‘Social prescribing’ exercise benefits smaller than thought

Researchers have argued that the so-called ‘social prescribing’ of exercise to patients may not yield the benefits hoped for.

Exercise referral schemes have been at the disposal of GPs since the 1990s, in an attempt to boost activity levels in people with long-term conditions or at risk of developing them. The costs of physical inactivity to the NHS were estimated as £900 million in 2015, which rose to £1.2 billion in 2017.

But evidence from one of the largest databases of the schemes does little to support their use, with researchers from London, Southampton and Sheffield arguing that improvements in health and well-being were so small that the impact was unclear, and that any UK roll-out ‘needs to be rethought to maximise their effectiveness’.

Data from 23,731 active participants in 13 different schemes, lasting between six weeks and three months, found ‘significant improvements’ in the participants’ weight, mental health and quality of life. However, the changes were deemed too small to meet the threshold to be clinically meaningful, meaning no firm conclusion on their impact can be drawn.

The authors wrote: “As noted, currently there is a lack of agreement of what constitutes ‘impact’ with respect to the evaluation of exercise referral schemes and the evidence presented here from one of the largest databases of them does little to support the use of them, broadly speaking. These findings support the need to consider exercise referral schemes, particularly their implementation, more critically, using real world data to understand how best to maximise their potential, particularly considering the known benefits of exercise and the research of exercise referral schemes across the UK.”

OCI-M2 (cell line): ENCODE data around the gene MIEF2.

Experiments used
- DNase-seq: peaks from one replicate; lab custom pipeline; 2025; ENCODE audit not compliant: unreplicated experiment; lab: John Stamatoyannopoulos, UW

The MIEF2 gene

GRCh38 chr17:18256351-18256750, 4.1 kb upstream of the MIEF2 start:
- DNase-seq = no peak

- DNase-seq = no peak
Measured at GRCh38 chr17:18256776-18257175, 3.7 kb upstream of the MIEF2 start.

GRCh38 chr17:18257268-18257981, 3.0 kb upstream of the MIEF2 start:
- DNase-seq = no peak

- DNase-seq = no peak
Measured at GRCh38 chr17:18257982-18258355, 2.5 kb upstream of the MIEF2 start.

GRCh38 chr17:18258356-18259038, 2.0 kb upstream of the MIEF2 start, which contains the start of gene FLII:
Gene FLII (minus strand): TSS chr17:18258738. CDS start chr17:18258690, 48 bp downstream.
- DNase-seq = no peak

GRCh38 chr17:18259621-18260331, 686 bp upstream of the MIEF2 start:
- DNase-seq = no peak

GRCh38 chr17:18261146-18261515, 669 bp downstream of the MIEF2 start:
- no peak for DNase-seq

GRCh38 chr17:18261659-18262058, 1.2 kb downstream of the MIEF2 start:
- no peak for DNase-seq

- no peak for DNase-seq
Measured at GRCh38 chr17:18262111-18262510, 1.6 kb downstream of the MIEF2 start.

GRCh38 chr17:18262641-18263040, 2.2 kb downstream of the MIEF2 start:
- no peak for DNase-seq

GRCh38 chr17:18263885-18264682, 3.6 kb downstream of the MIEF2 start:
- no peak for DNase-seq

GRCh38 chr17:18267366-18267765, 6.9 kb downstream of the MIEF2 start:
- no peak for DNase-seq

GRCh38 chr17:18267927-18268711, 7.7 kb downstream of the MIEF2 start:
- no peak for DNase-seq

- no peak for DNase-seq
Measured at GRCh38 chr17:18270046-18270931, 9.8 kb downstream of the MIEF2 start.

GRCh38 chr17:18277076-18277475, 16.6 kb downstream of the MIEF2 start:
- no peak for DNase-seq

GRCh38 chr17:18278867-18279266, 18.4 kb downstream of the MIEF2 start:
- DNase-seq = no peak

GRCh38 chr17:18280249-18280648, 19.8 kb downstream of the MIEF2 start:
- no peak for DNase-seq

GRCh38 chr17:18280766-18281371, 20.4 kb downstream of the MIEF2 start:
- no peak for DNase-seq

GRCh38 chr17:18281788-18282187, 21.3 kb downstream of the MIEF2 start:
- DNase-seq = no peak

Ian Hudspeth, chairman of the Local Government Association’s Community Wellbeing Board, said: “Social prescribing schemes remain in their relative infancy on a national scale but are becoming increasingly popular as councils look to embed preventative approaches in the services that they provide.

“Locally-led, targeted interventions and facilities, such as museums, libraries, leisure centres and parks, have a major role to play in helping communities to become creative and physically active. Well-being is complicated and hard to measure. Outcomes can differ widely from one individual to another and are unpredictable. It is important that any social prescribing activity is properly resourced to allow evaluation and research to take place.”

Health Secretary Matt Hancock set out his ambition for every patient in the country to have access to social prescribing schemes on the NHS as readily as they do medical care in October.

The findings are published in the Journal of Epidemiology and Community Health.

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